Home > Patients & Visitors > Health Library > Spinal X-Ray
are a form of radiation, like light or radio waves, that are focused into a
beam, much like a flashlight beam. X-rays can pass through most objects,
including the human body. X-rays make a picture by striking a detector that
either exposes a film or sends the picture to a computer. Dense tissues in the
body, such as bones, block (absorb) many of the X-rays and look white on an
X-ray picture. Less dense tissues, such as muscles and organs, block fewer of
the X-rays (more of the X-rays pass through) and look like shades of gray on an
X-ray. X-rays that pass only through air, such as through the lungs, look black on the picture.
X-rays are pictures of the spine. They may be taken to find injuries or
diseases that affect the
discs or joints in your spine. These problems may include spinal
fractures, infections, dislocations, tumors, bone
spurs, or disc disease.
Spinal X-rays are also done to check the curve of
your spine (scoliosis) or for spinal defects.
The spine is divided into
four parts. So there are four common types of spinal X-rays:
The most common spinal X-rays are of the cervical
vertebrae (C-spine films) and lumbosacral vertebrae (LS-spine films).
A spinal X-ray is done to:
Before the X-ray test, tell your
doctor if you are or might be pregnant. The
risk of radiation exposure to your unborn baby (fetus) must be
considered. The risk of damage from the X-rays is usually very low compared
with the potential benefits of the test. If a spinal X-ray is absolutely
necessary, a lead apron will be placed over your belly to shield your baby
from the X-rays.
You may need to take off any jewelry that may be in the way of the X-ray
picture, such as if you have a pierced belly button.
You don't need to do anything else before you have this
Talk to your
doctor about any concerns you have regarding the need for the test, its risks,
how it will be done, or what the results will mean. To help you understand the
importance of this test, fill out the
medical test information form(What is a PDF document?).
A spinal X-ray is taken by a radiology
technologist. The X-ray pictures are usually read by a doctor who specializes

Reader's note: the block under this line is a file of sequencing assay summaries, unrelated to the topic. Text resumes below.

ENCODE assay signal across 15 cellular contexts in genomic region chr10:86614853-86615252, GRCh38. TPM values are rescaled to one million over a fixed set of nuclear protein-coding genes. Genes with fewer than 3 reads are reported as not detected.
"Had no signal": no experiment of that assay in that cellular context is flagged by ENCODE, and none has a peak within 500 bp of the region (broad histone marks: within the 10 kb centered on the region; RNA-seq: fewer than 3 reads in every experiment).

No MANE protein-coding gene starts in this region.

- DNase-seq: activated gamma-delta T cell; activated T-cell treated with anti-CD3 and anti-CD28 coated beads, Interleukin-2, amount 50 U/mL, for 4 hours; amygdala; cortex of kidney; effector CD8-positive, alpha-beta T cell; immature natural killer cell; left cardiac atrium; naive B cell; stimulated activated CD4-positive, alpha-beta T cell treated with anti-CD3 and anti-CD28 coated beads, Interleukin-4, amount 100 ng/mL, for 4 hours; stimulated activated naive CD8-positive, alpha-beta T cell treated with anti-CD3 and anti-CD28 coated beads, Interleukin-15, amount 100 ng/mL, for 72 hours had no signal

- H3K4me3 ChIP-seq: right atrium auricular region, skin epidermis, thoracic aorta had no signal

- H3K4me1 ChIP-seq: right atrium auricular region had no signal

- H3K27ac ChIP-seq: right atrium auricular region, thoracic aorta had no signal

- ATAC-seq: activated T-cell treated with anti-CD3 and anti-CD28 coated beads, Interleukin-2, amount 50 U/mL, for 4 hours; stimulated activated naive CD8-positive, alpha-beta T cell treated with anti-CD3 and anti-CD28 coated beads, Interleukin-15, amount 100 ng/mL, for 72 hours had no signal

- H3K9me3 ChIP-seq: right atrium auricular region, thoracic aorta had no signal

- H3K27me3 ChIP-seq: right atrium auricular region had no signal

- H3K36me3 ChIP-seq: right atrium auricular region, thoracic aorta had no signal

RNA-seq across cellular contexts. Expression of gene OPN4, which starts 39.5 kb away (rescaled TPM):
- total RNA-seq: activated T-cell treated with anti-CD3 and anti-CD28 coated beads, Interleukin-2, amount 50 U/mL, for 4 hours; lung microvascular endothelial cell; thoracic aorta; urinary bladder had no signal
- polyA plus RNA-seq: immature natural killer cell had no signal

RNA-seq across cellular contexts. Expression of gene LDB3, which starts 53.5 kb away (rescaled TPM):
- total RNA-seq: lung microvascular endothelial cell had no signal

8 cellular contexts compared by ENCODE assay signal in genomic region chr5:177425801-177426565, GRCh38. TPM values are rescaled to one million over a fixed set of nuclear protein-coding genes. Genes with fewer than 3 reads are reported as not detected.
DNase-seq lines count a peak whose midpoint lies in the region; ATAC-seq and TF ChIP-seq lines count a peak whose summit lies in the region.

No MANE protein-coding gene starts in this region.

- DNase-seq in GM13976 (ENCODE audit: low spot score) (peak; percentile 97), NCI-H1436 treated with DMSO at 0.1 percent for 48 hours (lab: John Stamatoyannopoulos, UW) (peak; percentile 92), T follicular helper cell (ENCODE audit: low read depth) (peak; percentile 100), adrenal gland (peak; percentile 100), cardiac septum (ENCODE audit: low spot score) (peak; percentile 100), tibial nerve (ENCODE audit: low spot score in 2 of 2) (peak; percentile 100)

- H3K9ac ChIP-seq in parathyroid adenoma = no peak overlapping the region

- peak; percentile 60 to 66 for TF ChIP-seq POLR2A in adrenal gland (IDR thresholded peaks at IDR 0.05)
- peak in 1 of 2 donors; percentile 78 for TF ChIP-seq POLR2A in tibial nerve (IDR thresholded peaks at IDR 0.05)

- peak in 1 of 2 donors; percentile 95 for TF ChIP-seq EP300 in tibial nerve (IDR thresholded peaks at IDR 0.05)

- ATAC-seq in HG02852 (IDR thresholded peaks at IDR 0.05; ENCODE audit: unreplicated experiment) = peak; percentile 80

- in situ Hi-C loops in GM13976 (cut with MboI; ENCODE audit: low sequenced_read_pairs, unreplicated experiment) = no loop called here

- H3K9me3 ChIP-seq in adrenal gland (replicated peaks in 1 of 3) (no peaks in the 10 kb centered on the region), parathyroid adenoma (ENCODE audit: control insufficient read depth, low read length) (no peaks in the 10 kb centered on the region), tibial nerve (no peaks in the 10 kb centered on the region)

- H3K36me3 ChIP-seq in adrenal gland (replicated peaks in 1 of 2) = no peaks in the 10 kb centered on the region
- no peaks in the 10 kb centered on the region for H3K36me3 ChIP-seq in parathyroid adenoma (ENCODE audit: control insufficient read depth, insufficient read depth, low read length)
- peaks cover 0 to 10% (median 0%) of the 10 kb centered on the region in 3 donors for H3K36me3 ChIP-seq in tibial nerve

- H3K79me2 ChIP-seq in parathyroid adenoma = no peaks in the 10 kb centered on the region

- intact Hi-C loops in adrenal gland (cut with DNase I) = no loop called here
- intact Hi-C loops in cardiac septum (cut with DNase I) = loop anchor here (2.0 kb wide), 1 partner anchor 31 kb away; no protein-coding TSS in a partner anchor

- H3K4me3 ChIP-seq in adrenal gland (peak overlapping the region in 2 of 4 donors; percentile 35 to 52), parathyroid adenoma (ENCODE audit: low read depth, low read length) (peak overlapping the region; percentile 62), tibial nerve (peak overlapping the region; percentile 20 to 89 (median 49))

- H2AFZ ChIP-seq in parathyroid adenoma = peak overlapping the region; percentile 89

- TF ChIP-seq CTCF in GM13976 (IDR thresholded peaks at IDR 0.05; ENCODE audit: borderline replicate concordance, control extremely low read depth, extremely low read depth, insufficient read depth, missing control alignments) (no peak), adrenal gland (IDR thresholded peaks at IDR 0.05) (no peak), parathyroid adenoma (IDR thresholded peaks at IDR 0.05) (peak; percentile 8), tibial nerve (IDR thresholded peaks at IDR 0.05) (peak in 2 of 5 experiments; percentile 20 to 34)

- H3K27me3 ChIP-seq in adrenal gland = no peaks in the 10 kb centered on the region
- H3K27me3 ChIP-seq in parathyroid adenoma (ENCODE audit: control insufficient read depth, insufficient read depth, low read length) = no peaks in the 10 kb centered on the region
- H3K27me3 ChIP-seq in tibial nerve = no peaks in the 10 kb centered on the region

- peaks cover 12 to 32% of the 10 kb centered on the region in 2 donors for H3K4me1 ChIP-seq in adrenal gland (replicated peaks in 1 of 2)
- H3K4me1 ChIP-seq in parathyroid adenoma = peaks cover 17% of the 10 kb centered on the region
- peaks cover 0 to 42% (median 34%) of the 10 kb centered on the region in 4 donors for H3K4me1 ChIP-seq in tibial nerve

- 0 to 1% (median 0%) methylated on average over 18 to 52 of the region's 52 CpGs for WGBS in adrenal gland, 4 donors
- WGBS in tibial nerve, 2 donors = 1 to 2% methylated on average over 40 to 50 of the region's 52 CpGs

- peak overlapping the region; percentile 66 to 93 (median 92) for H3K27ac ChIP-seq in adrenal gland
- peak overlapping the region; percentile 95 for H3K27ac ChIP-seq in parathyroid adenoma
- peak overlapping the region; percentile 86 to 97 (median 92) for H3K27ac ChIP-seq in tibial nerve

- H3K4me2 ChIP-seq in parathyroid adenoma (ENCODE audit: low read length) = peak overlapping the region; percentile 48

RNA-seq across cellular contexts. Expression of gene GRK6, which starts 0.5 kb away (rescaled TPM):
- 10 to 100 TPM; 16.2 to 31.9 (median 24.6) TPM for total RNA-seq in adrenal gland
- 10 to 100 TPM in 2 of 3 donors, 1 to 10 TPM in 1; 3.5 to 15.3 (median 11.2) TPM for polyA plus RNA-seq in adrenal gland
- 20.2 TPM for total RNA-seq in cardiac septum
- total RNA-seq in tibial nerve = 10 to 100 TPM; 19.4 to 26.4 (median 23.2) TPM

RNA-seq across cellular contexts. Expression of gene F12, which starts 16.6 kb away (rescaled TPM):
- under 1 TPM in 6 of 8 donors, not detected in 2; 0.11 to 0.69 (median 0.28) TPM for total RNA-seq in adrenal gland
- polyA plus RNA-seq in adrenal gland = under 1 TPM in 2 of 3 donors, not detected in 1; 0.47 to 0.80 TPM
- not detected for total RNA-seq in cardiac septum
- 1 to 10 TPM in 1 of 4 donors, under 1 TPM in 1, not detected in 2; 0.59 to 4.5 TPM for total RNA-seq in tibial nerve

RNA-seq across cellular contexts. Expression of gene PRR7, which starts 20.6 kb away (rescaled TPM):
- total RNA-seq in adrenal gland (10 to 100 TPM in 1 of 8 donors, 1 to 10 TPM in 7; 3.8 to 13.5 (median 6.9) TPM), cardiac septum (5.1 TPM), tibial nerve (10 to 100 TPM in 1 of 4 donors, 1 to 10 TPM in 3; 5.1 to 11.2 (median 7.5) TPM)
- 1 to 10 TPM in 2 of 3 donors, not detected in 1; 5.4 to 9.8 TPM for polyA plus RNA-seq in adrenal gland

in reading X-rays (radiologist).
You will need to remove any
jewelry that may be in the way of the X-ray picture. You may need to take off
some of your clothes, depending on which area is examined. You will be given a
cloth or paper gown to use during the test. You may be allowed to keep on your
underwear if it does not get in the way of the test.
X-ray test, you will lie on an X-ray table. If the X-ray is being taken because
of a possibly serious injury to your neck or back, to prevent causing more injury a radiologist will look at
the first X-ray pictures before taking others.
If you have a neck brace (cervical collar) in place, X-ray pictures may be
taken and a physical exam done to see whether the brace can be taken off
without hurting the spine.
Usually 3 to 5 X-ray pictures are
taken. You need to lie very still to avoid blurring the pictures.
A spinal X-ray usually takes about 15 minutes. You will wait about 5
minutes until the X-rays are processed in case more pictures need to be
taken. In some clinics and hospitals, X-ray pictures can be shown right away
on a computer screen.
You will feel no discomfort from the
X-rays. The X-ray table may feel hard, and the room may be cool. You may find
that the positions you need to hold are uncomfortable or painful, especially if
you have an injury.
There is always a slight risk of damage to
cells or tissue from being exposed to any radiation, including the low levels
of radiation used for this test. But the risk of damage from the X-rays is
usually very low compared with the potential benefits of the test.
For example, the radiation exposure from a chest X-ray is about equal to
the natural radiation exposure received during a round-trip airline flight from
Boston to Los Angeles (or Montreal to Vancouver) or 10 days in the Rocky
Mountains (Denver, Colorado).
In an emergency, a doctor can see the
results of a spinal X-ray in a few minutes. Otherwise, a
radiologist usually has the official X-ray report
ready the next day.
The bones of the spine
(vertebrae) are normal in number, size, shape, appearance, and how they are
No broken bones,
dislocations, or foreign objects are present. The soft
tissues around the vertebrae look normal.
The spine is not abnormally
Broken bones, dislocations, or
foreign objects are present.
The spine is abnormally
curved, such as from
Diseases that affect the
spine, such as thin bones (osteoporosis) or
arthritis, are present. One or more bones in the
spine may be abnormal because of a condition you were born with or because of cancer, infection, or trauma.
Disc disease, which is fairly
common, can sometimes be seen on a spinal X-ray as a narrowed space between the
bones of the spine. Bone spurs can also be seen.
Reasons you may not be able to
have the test or why the results may not be helpful include:
Other Works Consulted
Chernecky CC, Berger BJ (2008). Laboratory Tests and Diagnostic Procedures, 5th ed. St. Louis: Saunders.
Fischbach FT, Dunning MB III, eds. (2009). Manual of Laboratory and Diagnostic Tests, 8th ed. Philadelphia: Lippincott Williams and Wilkins.
ByHealthwise StaffPrimary Medical ReviewerAdam Husney, MD - Family MedicineSpecialist Medical ReviewerHoward Schaff, MD - Diagnostic Radiology
Current as ofFebruary 19, 2016
Current as of:
February 19, 2016
Adam Husney, MD - Family Medicine & Howard Schaff, MD - Diagnostic Radiology
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